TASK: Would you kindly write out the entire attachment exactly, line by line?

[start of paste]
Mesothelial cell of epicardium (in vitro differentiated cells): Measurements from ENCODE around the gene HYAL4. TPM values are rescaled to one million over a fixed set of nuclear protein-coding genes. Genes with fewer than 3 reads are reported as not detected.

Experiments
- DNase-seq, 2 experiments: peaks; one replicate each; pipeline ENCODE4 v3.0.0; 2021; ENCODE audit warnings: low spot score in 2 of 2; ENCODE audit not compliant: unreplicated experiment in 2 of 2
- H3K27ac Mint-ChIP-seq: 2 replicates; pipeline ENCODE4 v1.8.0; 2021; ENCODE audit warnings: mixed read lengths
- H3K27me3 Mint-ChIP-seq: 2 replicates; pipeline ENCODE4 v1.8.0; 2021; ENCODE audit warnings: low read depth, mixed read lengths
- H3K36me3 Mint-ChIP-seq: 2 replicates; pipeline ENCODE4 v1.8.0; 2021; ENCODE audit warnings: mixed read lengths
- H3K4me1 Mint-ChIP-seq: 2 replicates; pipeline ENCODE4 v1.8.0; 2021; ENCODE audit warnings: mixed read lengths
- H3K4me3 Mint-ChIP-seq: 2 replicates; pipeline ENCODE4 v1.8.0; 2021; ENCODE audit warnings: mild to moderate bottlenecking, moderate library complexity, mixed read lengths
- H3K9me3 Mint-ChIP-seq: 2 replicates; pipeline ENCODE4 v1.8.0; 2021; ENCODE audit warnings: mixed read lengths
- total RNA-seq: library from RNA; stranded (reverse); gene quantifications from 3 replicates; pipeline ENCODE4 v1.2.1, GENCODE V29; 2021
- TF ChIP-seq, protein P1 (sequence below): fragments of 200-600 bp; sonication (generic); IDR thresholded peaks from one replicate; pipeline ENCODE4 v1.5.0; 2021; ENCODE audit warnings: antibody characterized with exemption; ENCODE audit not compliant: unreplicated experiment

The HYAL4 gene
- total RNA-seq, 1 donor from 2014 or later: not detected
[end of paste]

Mesothelial cell of epicardium (in vitro differentiated cells): Measurements from ENCODE around the gene HYAL4. TPM values are rescaled to one million over a fixed set of nuclear protein-coding genes. Genes with fewer than 3 reads are reported as not detected.

Experiments
- DNase-seq, 2 experiments: peaks; one replicate each; pipeline ENCODE4 v3.0.0; 2021; ENCODE audit warnings: low spot score in 2 of 2; ENCODE audit not compliant: unreplicated experiment in 2 of 2
- H3K27ac Mint-ChIP-seq: 2 replicates; pipeline ENCODE4 v1.8.0; 2021; ENCODE audit warnings: mixed read lengths
- H3K27me3 Mint-ChIP-seq: 2 replicates; pipeline ENCODE4 v1.8.0; 2021; ENCODE audit warnings: low read depth, mixed read lengths
- H3K36me3 Mint-ChIP-seq: 2 replicates; pipeline ENCODE4 v1.8.0; 2021; ENCODE audit warnings: mixed read lengths
- H3K4me1 Mint-ChIP-seq: 2 replicates; pipeline ENCODE4 v1.8.0; 2021; ENCODE audit warnings: mixed read lengths
- H3K4me3 Mint-ChIP-seq: 2 replicates; pipeline ENCODE4 v1.8.0; 2021; ENCODE audit warnings: mild to moderate bottlenecking, moderate library complexity, mixed read lengths
- H3K9me3 Mint-ChIP-seq: 2 replicates; pipeline ENCODE4 v1.8.0; 2021; ENCODE audit warnings: mixed read lengths
- total RNA-seq: library from RNA; stranded (reverse); gene quantifications from 3 replicates; pipeline ENCODE4 v1.2.1, GENCODE V29; 2021
- TF ChIP-seq, protein P1 (sequence below): fragments of 200-600 bp; sonication (generic); IDR thresholded peaks from one replicate; pipeline ENCODE4 v1.5.0; 2021; ENCODE audit warnings: antibody characterized with exemption; ENCODE audit not compliant: unreplicated experiment

The HYAL4 gene
- total RNA-seq, 1 donor from 2014 or later: not detected